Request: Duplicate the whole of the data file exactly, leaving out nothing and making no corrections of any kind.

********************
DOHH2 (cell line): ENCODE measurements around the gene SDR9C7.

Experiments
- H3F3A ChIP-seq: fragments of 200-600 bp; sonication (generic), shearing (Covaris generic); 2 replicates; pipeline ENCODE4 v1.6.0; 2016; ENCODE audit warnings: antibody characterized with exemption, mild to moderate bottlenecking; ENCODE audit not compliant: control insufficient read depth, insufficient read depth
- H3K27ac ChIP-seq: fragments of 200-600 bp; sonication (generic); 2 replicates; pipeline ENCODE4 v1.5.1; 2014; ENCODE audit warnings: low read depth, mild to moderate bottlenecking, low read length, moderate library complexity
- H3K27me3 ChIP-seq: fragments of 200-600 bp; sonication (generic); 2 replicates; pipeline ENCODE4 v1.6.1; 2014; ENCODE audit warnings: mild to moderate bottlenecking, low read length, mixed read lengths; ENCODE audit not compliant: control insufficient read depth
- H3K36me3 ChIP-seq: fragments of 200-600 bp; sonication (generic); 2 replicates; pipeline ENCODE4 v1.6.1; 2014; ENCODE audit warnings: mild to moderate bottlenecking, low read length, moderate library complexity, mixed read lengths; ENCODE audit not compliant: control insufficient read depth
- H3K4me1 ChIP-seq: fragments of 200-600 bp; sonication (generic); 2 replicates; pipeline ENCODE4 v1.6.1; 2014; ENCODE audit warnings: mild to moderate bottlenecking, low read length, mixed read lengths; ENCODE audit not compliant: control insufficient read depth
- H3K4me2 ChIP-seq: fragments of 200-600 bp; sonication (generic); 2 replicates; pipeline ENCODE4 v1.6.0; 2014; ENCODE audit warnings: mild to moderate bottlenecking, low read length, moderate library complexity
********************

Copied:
DOHH2 (cell line): ENCODE measurements around the gene SDR9C7.

Experiments
- H3F3A ChIP-seq: fragments of 200-600 bp; sonication (generic), shearing (Covaris generic); 2 replicates; pipeline ENCODE4 v1.6.0; 2016; ENCODE audit warnings: antibody characterized with exemption, mild to moderate bottlenecking; ENCODE audit not compliant: control insufficient read depth, insufficient read depth
- H3K27ac ChIP-seq: fragments of 200-600 bp; sonication (generic); 2 replicates; pipeline ENCODE4 v1.5.1; 2014; ENCODE audit warnings: low read depth, mild to moderate bottlenecking, low read length, moderate library complexity
- H3K27me3 ChIP-seq: fragments of 200-600 bp; sonication (generic); 2 replicates; pipeline ENCODE4 v1.6.1; 2014; ENCODE audit warnings: mild to moderate bottlenecking, low read length, mixed read lengths; ENCODE audit not compliant: control insufficient read depth
- H3K36me3 ChIP-seq: fragments of 200-600 bp; sonication (generic); 2 replicates; pipeline ENCODE4 v1.6.1; 2014; ENCODE audit warnings: mild to moderate bottlenecking, low read length, moderate library complexity, mixed read lengths; ENCODE audit not compliant: control insufficient read depth
- H3K4me1 ChIP-seq: fragments of 200-600 bp; sonication (generic); 2 replicates; pipeline ENCODE4 v1.6.1; 2014; ENCODE audit warnings: mild to moderate bottlenecking, low read length, mixed read lengths; ENCODE audit not compliant: control insufficient read depth
- H3K4me2 ChIP-seq: fragments of 200-600 bp; sonication (generic); 2 replicates; pipeline ENCODE4 v1.6.0; 2014; ENCODE audit warnings: mild to moderate bottlenecking, low read length, moderate library complexity